Sprint contracts, such as you describe, should not be used, as it defeats the purpose of Scrum/Agile. Instead, do the work up front to ensure the project can be run properly. To do so, the following (at minimum) should happen Ensure the client is properly educated in Scrum before the project starts. Ideally, this begins to happen in the pre-sales/sales ...


3

Lets assume that the consultants are working in good faith and their estimates are correct. Now delays must be caused by the usual things: external task needs to be completed by someone else. extra requirements added during project missing external resources, api, servers, accounts etc Enumerate and record the actual reasons for the delays. "what could we ...


3

Without detailed and fully agreed requirements, you have a load of assumptions. I suggest you document the assumptions as fully as possible, then structure a contract on a time and materials basis with the assumptions clearly stated. Then you can test the assumptions and document them as risks or issues as necessary. As an alternative to this you may prefer ...


3

"Outcomes" Aren't Synonymous with Fully-Fixed Constraints In Scrum, the burn rate of each iteration is (relatively) fixed. The flexible sliders are scope and schedule. So, "outcome-based pricing" is certainly possible so long as you can adjust scope and schedule, but it isn't feasible if you're abusing the term to mean "fixed price for fixed scope." If the ...


3

The best software solutions are built when the software vendor and the customer that ordered that software collaborate to make it happen. "Customer collaboration over contract negotiation" says the Agile Manifesto. Of course, the two parties involved in building the software (vendor and customer) need some legal agreement in place. They need a contract. For ...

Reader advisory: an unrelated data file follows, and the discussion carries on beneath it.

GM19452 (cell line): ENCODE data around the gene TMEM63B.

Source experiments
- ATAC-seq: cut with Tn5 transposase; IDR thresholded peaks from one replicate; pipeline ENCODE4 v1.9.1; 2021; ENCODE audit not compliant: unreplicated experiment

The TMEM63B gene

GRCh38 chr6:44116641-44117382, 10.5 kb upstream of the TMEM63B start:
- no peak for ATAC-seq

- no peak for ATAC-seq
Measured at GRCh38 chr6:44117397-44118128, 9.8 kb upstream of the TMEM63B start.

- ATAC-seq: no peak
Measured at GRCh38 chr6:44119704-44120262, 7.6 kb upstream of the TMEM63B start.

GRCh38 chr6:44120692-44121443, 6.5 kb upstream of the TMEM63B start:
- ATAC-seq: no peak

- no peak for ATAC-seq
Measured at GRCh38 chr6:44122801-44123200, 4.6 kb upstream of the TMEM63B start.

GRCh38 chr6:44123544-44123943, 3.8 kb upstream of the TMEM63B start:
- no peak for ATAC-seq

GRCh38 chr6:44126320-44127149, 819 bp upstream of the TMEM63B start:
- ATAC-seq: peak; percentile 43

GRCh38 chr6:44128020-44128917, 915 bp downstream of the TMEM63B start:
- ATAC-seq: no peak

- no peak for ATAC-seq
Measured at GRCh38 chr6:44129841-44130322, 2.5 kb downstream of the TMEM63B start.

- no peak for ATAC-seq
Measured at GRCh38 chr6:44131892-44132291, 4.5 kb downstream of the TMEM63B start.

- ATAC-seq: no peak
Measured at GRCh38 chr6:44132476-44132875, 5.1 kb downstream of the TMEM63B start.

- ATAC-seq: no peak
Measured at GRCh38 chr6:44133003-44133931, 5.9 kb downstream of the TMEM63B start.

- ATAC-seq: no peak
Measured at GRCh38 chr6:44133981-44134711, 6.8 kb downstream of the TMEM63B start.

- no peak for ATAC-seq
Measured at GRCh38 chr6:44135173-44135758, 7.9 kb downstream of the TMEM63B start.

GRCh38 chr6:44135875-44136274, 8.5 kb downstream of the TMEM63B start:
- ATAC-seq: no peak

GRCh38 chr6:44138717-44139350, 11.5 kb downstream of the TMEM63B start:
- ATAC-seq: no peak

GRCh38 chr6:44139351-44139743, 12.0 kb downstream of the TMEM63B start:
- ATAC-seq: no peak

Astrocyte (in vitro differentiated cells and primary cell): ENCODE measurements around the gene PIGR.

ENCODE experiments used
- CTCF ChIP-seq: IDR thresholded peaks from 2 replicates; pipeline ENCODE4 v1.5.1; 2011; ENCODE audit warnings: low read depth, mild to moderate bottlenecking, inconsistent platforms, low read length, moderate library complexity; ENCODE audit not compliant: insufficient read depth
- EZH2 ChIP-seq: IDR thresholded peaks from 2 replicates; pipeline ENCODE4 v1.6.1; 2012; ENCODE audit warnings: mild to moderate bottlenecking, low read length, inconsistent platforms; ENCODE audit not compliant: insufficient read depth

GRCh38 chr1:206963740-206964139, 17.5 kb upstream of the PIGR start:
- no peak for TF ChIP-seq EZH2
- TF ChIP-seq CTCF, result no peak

2

No, its not a good idea, as it defies one of the core Agile principles: Welcome changing requirements, even late in development. Agile processes harness change for the customer's competitive advantage. Cancelling a Sprint: If the changes are so big that it brings the sprint goals in danger tell the Product Owner to break up the sprint and start a new ...


2

I was in the small claims court last month and I can tell you the Judge expects compensation for work completed. So the other party is not in a position to claim it all back. As for contracts, my judge formed his own opinion, even in the face of UK legislation on the table. So a knocked up contract isn't going to be watertight.


2

Tl;dr; Do relative sizing on features. To Elaborate: When you’re looking at a fixed-bid contract, you’re saying “It will take me no more than this much money to do deliver the full scope.” This is problematic in Agile because we recognize that most software projects do not understand their scope until very late in the project. This isn’t the result of ...


2

You don't need to be aggressive, you need to be realist. Your contract wasn't prepared for the current situation, so you guys need to sit together and review the situation. As Dimple mentioned (+1!) you should make sure your client understands how your company work and that there are impacts if there's no contract review / agreement for the end of the ...


2

If you have a good relationship, you may agree with your customer to pay some portion of the work now - about 70% - to cover you expenses. In the mean time, you save and plane with some resources to be able to do the installment in 3 months. During negotiations I would always put emphasis on the good relationship, keeping it, and on being ready on time. I ...